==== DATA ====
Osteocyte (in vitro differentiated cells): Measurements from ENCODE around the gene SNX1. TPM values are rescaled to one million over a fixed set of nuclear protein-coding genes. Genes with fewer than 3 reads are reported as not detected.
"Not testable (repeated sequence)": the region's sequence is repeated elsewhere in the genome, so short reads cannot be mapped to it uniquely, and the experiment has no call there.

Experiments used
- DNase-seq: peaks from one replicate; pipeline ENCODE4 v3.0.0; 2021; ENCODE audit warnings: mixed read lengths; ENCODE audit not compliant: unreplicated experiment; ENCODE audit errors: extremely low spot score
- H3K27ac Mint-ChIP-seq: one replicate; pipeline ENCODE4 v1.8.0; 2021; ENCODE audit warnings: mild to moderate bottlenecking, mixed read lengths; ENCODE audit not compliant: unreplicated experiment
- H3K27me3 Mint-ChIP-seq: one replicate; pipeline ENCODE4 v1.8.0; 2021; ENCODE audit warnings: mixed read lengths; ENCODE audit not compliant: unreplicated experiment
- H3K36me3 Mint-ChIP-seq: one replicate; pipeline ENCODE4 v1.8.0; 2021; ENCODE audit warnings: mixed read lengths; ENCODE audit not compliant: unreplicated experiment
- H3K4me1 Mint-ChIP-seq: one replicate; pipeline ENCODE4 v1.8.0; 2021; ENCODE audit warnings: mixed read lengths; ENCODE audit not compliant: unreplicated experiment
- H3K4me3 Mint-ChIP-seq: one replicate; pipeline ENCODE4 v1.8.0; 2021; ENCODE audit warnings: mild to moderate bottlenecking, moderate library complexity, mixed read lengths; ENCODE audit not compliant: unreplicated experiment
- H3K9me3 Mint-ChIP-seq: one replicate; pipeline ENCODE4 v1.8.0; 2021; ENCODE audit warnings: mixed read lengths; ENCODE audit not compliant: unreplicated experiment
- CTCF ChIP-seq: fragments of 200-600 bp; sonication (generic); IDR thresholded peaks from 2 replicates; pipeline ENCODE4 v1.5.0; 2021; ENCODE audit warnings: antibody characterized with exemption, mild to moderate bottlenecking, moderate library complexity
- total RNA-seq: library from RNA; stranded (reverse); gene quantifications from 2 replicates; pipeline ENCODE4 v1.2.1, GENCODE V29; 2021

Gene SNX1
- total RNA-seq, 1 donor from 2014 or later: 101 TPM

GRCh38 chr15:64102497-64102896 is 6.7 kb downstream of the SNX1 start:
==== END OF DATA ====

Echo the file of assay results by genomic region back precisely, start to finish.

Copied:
Osteocyte (in vitro differentiated cells): Measurements from ENCODE around the gene SNX1. TPM values are rescaled to one million over a fixed set of nuclear protein-coding genes. Genes with fewer than 3 reads are reported as not detected.
"Not testable (repeated sequence)": the region's sequence is repeated elsewhere in the genome, so short reads cannot be mapped to it uniquely, and the experiment has no call there.

Experiments used
- DNase-seq: peaks from one replicate; pipeline ENCODE4 v3.0.0; 2021; ENCODE audit warnings: mixed read lengths; ENCODE audit not compliant: unreplicated experiment; ENCODE audit errors: extremely low spot score
- H3K27ac Mint-ChIP-seq: one replicate; pipeline ENCODE4 v1.8.0; 2021; ENCODE audit warnings: mild to moderate bottlenecking, mixed read lengths; ENCODE audit not compliant: unreplicated experiment
- H3K27me3 Mint-ChIP-seq: one replicate; pipeline ENCODE4 v1.8.0; 2021; ENCODE audit warnings: mixed read lengths; ENCODE audit not compliant: unreplicated experiment
- H3K36me3 Mint-ChIP-seq: one replicate; pipeline ENCODE4 v1.8.0; 2021; ENCODE audit warnings: mixed read lengths; ENCODE audit not compliant: unreplicated experiment
- H3K4me1 Mint-ChIP-seq: one replicate; pipeline ENCODE4 v1.8.0; 2021; ENCODE audit warnings: mixed read lengths; ENCODE audit not compliant: unreplicated experiment
- H3K4me3 Mint-ChIP-seq: one replicate; pipeline ENCODE4 v1.8.0; 2021; ENCODE audit warnings: mild to moderate bottlenecking, moderate library complexity, mixed read lengths; ENCODE audit not compliant: unreplicated experiment
- H3K9me3 Mint-ChIP-seq: one replicate; pipeline ENCODE4 v1.8.0; 2021; ENCODE audit warnings: mixed read lengths; ENCODE audit not compliant: unreplicated experiment
- CTCF ChIP-seq: fragments of 200-600 bp; sonication (generic); IDR thresholded peaks from 2 replicates; pipeline ENCODE4 v1.5.0; 2021; ENCODE audit warnings: antibody characterized with exemption, mild to moderate bottlenecking, moderate library complexity
- total RNA-seq: library from RNA; stranded (reverse); gene quantifications from 2 replicates; pipeline ENCODE4 v1.2.1, GENCODE V29; 2021

Gene SNX1
- total RNA-seq, 1 donor from 2014 or later: 101 TPM

GRCh38 chr15:64102497-64102896 is 6.7 kb downstream of the SNX1 start: